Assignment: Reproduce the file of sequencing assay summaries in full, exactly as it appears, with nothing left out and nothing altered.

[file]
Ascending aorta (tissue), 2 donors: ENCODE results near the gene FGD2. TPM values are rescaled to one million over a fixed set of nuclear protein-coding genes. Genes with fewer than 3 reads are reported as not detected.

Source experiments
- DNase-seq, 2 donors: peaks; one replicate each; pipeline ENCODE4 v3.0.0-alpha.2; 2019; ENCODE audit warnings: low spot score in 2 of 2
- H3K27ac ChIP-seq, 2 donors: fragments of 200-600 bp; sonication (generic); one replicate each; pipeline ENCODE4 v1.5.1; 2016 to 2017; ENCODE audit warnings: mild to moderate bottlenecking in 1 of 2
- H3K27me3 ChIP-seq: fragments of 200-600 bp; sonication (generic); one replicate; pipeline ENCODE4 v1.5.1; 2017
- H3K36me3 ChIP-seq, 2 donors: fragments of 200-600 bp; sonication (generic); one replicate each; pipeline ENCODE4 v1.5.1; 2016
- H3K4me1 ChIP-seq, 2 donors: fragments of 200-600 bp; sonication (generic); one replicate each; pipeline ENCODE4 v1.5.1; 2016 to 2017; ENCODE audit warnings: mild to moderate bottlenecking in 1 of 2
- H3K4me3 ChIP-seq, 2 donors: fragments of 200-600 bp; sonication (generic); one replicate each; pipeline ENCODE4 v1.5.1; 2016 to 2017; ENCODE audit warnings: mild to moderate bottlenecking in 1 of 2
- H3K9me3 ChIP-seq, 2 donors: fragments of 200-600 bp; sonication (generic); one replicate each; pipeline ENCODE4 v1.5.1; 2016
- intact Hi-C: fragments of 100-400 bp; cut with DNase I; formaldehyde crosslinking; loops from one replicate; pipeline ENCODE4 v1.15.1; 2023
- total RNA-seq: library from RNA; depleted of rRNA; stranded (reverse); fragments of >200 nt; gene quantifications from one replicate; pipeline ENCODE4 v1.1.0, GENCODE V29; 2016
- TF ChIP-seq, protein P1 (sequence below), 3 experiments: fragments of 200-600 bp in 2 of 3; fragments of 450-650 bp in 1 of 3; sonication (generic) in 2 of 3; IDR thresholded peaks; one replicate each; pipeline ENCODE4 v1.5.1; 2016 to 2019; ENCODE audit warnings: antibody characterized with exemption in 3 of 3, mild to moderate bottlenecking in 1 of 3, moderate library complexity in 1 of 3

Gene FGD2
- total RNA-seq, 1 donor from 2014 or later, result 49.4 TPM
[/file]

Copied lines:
Ascending aorta (tissue), 2 donors: ENCODE results near the gene FGD2. TPM values are rescaled to one million over a fixed set of nuclear protein-coding genes. Genes with fewer than 3 reads are reported as not detected.

Source experiments
- DNase-seq, 2 donors: peaks; one replicate each; pipeline ENCODE4 v3.0.0-alpha.2; 2019; ENCODE audit warnings: low spot score in 2 of 2
- H3K27ac ChIP-seq, 2 donors: fragments of 200-600 bp; sonication (generic); one replicate each; pipeline ENCODE4 v1.5.1; 2016 to 2017; ENCODE audit warnings: mild to moderate bottlenecking in 1 of 2
- H3K27me3 ChIP-seq: fragments of 200-600 bp; sonication (generic); one replicate; pipeline ENCODE4 v1.5.1; 2017
- H3K36me3 ChIP-seq, 2 donors: fragments of 200-600 bp; sonication (generic); one replicate each; pipeline ENCODE4 v1.5.1; 2016
- H3K4me1 ChIP-seq, 2 donors: fragments of 200-600 bp; sonication (generic); one replicate each; pipeline ENCODE4 v1.5.1; 2016 to 2017; ENCODE audit warnings: mild to moderate bottlenecking in 1 of 2
- H3K4me3 ChIP-seq, 2 donors: fragments of 200-600 bp; sonication (generic); one replicate each; pipeline ENCODE4 v1.5.1; 2016 to 2017; ENCODE audit warnings: mild to moderate bottlenecking in 1 of 2
- H3K9me3 ChIP-seq, 2 donors: fragments of 200-600 bp; sonication (generic); one replicate each; pipeline ENCODE4 v1.5.1; 2016
- intact Hi-C: fragments of 100-400 bp; cut with DNase I; formaldehyde crosslinking; loops from one replicate; pipeline ENCODE4 v1.15.1; 2023
- total RNA-seq: library from RNA; depleted of rRNA; stranded (reverse); fragments of >200 nt; gene quantifications from one replicate; pipeline ENCODE4 v1.1.0, GENCODE V29; 2016
- TF ChIP-seq, protein P1 (sequence below), 3 experiments: fragments of 200-600 bp in 2 of 3; fragments of 450-650 bp in 1 of 3; sonication (generic) in 2 of 3; IDR thresholded peaks; one replicate each; pipeline ENCODE4 v1.5.1; 2016 to 2019; ENCODE audit warnings: antibody characterized with exemption in 3 of 3, mild to moderate bottlenecking in 1 of 3, moderate library complexity in 1 of 3

Gene FGD2
- total RNA-seq, 1 donor from 2014 or later, result 49.4 TPM